THE funeral of a Second World War veteran who was awarded the Burma Star medal will take place next week.

Clifford White, 95, passed away on February 10 after a prolonged illness.

His funeral service will be held in the central chapel at Landican Cemetery next Thursday, March 8, at 11am.

One of seven children, Mr White was born in Henry Street, Birkenhead in 1922.

He joined the army in 1941 and during World War Two, served in Burma and awarded the Burma Star medal.

He later campaigned, successfully, for the installation of a Burma Star Memorial in Hamilton Square, Birkenhead, honouring the lives of his former fellow servicemen.

Recalling his father’s stories of life before service, his son, the comedy writer Howard White, told the Globe: "He was the youngest of seven children in a family that was constantly moving house.

"Dad told me that most of houses they lived in were two up, two down.

"He often joked that the family had to sleep in shifts."

A former pupil at Woodchurch Road Primary and Park High School, Cliff worked for Liverpool Corporation in the tramways department at Gillmoss when war broke out in September 1939.

Describing working conditions in wartime Liverpool, Howard said: "Dad told me this sometimes meant an hour's walk back to the city if the trams were off due to war damage or air raids.

"He also held a position as a fire watcher, armed with a bucket of sand and a stymp-pump on the roof of the Liver Building. His time at home was limited.

"He got his first taste of genuine horror of war during one air raid in May 1941.

"He was on the roof of the Liver Building. Across from him was another fire watcher on a roof.

"They waved. My dad went inside to grab a shovel. There was a big ex- plosion.

"When he returned to the roof, the building opposite had gone."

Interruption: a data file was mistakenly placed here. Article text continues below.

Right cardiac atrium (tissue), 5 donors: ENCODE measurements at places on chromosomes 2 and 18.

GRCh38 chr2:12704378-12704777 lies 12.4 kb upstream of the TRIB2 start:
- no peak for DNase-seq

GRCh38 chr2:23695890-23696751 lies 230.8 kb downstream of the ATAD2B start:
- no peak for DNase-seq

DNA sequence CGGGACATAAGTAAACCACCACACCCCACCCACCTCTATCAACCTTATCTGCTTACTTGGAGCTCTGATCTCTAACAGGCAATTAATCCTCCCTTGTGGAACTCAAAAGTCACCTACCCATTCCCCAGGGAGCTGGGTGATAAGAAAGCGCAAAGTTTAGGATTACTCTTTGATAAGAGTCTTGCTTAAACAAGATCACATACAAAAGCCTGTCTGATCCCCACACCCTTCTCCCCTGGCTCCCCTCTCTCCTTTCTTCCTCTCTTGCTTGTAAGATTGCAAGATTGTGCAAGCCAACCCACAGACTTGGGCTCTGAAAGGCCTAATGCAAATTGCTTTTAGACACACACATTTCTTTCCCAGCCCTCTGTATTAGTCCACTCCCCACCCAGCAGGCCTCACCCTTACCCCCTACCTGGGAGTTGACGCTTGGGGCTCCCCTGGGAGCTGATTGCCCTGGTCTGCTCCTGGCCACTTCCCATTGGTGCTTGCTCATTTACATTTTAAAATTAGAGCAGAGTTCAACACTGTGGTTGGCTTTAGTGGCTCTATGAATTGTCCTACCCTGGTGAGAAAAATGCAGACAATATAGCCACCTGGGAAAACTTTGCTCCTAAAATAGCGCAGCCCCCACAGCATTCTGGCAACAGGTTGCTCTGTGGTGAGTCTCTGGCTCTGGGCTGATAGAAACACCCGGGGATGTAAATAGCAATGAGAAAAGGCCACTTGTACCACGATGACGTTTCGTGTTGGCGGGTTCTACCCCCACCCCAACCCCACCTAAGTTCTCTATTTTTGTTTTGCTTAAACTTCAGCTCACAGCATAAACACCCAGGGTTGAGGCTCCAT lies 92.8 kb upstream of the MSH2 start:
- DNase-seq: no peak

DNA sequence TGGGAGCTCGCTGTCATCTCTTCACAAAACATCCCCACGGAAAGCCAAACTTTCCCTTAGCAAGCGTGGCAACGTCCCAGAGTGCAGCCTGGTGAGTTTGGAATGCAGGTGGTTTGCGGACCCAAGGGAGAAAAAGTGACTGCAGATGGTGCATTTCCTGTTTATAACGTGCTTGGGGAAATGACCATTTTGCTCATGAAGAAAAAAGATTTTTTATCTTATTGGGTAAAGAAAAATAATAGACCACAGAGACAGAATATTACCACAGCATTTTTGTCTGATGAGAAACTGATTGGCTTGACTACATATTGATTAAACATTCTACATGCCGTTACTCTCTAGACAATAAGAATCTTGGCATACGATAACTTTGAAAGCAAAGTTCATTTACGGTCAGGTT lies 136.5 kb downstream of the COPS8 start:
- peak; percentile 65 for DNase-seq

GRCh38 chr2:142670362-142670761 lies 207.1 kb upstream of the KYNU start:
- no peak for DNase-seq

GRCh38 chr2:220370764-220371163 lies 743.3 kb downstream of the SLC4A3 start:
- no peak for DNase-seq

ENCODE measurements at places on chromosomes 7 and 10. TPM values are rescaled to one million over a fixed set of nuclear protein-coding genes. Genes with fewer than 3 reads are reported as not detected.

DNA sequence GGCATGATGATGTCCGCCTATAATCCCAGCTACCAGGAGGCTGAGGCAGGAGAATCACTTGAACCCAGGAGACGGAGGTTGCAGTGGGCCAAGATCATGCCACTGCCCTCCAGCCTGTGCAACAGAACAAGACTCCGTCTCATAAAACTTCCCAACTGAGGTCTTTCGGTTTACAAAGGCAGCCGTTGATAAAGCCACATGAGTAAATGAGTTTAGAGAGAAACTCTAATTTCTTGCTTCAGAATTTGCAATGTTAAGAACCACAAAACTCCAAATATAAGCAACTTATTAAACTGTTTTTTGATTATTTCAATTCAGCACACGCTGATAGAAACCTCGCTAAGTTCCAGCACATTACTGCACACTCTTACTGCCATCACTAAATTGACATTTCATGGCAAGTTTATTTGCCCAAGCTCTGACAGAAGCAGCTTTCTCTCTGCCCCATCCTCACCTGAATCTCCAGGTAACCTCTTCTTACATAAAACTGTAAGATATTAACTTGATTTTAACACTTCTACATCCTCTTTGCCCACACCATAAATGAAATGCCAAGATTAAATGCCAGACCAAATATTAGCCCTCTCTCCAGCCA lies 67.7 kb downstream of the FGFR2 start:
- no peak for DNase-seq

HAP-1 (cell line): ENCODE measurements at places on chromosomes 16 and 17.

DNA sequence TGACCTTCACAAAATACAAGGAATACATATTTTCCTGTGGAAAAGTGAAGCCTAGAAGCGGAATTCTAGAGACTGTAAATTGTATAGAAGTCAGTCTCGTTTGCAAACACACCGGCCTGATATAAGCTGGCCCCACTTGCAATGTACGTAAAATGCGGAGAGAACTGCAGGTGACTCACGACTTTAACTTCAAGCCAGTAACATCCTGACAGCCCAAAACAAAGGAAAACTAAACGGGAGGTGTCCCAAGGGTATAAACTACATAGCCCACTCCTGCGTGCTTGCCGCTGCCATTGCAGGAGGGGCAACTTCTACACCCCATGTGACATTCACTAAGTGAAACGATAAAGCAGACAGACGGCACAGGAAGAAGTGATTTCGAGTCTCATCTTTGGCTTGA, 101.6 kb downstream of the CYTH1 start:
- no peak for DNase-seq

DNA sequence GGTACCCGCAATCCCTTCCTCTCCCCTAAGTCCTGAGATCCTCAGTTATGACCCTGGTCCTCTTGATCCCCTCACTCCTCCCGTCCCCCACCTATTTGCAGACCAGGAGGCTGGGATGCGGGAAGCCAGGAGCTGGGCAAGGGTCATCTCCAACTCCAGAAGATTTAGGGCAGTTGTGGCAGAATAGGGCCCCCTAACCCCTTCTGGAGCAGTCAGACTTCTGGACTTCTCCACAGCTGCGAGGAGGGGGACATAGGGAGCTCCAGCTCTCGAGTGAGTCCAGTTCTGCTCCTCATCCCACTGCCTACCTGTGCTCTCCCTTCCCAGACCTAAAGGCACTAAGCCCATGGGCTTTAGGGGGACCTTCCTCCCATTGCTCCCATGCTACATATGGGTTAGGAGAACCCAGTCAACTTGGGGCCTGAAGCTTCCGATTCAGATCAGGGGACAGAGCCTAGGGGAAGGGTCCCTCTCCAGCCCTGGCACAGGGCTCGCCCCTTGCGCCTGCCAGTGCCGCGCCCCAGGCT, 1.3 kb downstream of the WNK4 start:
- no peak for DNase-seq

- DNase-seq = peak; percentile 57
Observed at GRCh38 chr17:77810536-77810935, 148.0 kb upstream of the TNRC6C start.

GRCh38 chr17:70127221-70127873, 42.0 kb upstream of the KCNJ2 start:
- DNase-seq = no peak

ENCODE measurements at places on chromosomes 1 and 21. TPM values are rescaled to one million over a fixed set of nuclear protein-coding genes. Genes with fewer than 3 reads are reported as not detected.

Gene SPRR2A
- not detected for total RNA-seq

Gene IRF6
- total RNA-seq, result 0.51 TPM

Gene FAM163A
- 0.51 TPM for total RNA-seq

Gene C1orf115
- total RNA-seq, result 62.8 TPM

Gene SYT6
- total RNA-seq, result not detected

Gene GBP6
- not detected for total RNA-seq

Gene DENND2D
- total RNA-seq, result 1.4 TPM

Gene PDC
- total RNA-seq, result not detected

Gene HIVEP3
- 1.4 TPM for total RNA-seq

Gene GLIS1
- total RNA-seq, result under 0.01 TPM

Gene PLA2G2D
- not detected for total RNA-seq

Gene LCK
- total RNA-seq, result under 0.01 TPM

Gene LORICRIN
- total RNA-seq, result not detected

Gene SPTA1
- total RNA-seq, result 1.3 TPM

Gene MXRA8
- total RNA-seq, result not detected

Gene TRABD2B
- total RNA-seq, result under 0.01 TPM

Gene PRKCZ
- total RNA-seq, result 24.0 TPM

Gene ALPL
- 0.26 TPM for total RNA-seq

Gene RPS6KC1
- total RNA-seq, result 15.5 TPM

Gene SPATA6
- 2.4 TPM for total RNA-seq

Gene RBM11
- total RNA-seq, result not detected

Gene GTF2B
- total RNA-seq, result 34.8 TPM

Cliff was enlisted in the army in October 1941 and sent for training in Colywn Bay, Newcastle and Ulverston, Cumbria.

He was then sent abroad in May 1943 in a convoy from the Clyde around the Cape of India.

While serving in Calcutta he was hospitalised with dengue fever. It was then on to Burma.

Howard said: "Dad told me, years later, that he was back in hospital by January 1944 with malaria and evacuated to a hospital in Northeast India.

"The theatre sister turned out to be his sister Ruby, which was a bizarre coincidence."

He returned to Burma and as a signalman, was affiliated to various brigades in the 25th Indian Division.

He was part of the advance on Malaya and took part in the notorious Operation Zipper as war ended.

He declined a sergeant's job in 1946, opting to return home and was de- mobbed in October that year.

He was mentioned in dispatches during post-war operations.

The father-of-two and grandfather of three joined the Burma Star Association in 1985, later becoming its treasurer and membership secretary.

As membership declined he took the Burma Star into Wirral schools and was regular speaker at Remembrance Day Services in Park High, Prenton High, Upton Convent and Bebington High.

The Association’s Wirral Branch was disbanded in June 2011 after he was hospitalised and entered a care home. The Burma Star colours were laid up with 234 Transport Squad- ron, Territorial Army in Oxton